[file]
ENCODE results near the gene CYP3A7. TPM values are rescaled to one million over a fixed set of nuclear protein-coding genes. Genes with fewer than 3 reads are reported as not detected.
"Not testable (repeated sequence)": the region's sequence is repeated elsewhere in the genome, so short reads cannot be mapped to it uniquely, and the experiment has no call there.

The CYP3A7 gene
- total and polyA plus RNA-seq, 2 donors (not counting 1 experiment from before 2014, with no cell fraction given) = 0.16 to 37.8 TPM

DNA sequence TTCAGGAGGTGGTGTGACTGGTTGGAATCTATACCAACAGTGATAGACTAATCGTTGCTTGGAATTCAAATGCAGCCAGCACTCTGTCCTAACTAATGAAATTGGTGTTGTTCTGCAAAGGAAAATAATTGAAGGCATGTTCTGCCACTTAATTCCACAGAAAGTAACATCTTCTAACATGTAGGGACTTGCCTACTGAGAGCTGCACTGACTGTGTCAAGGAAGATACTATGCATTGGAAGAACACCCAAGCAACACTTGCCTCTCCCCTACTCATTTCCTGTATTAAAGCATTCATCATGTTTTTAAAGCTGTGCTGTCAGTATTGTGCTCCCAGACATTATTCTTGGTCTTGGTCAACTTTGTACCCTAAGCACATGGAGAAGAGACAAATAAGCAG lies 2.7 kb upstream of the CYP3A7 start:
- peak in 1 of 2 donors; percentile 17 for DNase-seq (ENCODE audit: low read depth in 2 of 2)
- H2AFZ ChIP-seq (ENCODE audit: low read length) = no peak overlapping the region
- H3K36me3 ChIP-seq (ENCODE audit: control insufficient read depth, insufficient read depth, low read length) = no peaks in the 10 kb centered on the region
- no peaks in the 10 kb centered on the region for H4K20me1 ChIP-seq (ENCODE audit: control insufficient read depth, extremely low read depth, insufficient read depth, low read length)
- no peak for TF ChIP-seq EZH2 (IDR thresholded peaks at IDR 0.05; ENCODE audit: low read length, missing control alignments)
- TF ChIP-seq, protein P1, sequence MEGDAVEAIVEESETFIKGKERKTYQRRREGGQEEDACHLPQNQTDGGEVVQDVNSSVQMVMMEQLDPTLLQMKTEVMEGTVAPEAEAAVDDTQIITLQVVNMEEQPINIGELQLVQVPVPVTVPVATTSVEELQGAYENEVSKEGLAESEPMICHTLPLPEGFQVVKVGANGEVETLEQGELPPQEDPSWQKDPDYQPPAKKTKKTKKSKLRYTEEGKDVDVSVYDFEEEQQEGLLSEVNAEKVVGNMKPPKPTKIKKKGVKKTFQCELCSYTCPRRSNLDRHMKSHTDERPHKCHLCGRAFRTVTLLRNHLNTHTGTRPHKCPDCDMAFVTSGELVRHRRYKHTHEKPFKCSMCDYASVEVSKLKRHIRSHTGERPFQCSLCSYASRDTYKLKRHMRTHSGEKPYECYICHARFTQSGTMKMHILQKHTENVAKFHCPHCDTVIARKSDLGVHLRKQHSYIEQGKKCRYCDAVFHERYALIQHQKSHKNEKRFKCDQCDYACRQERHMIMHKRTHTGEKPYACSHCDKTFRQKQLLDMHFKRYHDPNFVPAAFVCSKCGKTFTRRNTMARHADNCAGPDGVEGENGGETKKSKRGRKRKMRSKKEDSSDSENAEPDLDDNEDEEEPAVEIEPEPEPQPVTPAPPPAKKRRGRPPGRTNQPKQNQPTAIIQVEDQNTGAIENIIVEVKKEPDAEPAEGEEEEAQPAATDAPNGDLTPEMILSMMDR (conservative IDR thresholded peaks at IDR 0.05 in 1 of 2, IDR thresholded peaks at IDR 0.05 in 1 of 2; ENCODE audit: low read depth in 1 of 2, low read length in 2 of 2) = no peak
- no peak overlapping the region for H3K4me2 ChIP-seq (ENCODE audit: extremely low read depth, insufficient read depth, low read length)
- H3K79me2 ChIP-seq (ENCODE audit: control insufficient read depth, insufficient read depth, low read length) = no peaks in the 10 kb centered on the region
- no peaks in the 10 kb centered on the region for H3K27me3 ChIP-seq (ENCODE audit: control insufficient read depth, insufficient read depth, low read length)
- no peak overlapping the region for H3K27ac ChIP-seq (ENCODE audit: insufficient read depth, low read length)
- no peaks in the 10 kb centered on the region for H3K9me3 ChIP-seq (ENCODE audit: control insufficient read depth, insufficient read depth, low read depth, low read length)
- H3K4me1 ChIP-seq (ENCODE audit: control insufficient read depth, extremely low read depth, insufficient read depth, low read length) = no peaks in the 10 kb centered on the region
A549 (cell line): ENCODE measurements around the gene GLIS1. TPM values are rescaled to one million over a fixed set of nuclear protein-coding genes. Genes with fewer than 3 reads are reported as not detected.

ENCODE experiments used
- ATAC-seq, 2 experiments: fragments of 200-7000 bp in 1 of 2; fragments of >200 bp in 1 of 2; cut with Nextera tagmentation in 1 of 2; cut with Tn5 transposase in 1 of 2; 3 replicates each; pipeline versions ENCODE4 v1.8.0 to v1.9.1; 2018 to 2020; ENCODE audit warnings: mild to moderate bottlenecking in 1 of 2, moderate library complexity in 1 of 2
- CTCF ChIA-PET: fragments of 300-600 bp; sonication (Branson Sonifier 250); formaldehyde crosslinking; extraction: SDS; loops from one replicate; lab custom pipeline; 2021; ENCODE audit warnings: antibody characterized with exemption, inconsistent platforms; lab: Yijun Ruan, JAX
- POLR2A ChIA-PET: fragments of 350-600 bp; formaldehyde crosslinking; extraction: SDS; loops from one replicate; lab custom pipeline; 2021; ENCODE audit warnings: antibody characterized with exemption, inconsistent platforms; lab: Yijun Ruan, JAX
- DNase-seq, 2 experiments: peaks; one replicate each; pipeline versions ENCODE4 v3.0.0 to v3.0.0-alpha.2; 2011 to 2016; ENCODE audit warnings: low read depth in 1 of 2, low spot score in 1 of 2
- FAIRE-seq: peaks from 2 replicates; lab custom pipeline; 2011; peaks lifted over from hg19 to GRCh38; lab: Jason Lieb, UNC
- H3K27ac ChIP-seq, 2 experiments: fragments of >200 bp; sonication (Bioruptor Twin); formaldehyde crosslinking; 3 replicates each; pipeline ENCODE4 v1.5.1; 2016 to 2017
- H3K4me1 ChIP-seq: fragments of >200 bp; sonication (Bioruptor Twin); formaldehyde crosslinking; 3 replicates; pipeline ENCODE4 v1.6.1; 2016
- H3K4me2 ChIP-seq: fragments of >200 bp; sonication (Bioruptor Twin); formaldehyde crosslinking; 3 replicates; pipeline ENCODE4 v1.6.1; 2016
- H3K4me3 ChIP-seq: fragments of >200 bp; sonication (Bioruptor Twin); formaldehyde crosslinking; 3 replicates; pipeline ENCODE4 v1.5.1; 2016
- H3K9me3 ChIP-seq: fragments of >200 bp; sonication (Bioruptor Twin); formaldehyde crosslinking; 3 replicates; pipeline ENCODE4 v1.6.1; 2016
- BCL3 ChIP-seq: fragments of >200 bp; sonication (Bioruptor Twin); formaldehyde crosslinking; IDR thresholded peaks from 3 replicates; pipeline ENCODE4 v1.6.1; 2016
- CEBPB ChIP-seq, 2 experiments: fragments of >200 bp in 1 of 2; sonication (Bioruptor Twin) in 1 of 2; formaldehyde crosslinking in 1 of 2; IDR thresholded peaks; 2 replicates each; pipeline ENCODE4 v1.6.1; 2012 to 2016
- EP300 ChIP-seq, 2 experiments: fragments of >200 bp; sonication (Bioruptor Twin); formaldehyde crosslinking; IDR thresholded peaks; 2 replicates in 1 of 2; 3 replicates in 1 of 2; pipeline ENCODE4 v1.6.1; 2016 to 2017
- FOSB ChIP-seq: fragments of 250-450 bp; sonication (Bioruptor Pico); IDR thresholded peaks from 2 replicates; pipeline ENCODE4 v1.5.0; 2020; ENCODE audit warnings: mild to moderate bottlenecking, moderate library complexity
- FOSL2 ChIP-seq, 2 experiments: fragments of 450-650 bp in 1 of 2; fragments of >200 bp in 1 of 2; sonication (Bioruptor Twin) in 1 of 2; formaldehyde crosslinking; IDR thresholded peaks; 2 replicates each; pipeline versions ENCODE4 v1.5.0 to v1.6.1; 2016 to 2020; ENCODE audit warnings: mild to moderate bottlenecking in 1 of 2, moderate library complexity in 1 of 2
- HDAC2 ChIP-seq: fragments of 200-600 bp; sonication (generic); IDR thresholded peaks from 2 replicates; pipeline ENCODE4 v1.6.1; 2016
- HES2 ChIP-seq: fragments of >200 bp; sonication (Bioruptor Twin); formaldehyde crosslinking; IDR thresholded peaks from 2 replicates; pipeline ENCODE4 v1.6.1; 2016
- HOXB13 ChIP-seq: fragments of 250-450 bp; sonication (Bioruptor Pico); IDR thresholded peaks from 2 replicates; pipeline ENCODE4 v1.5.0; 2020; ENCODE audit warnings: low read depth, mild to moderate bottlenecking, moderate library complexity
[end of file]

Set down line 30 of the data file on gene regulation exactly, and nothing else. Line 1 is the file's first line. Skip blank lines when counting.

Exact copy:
- BCL3 ChIP-seq: fragments of >200 bp; sonication (Bioruptor Twin); formaldehyde crosslinking; IDR thresholded peaks from 3 replicates; pipeline ENCODE4 v1.6.1; 2016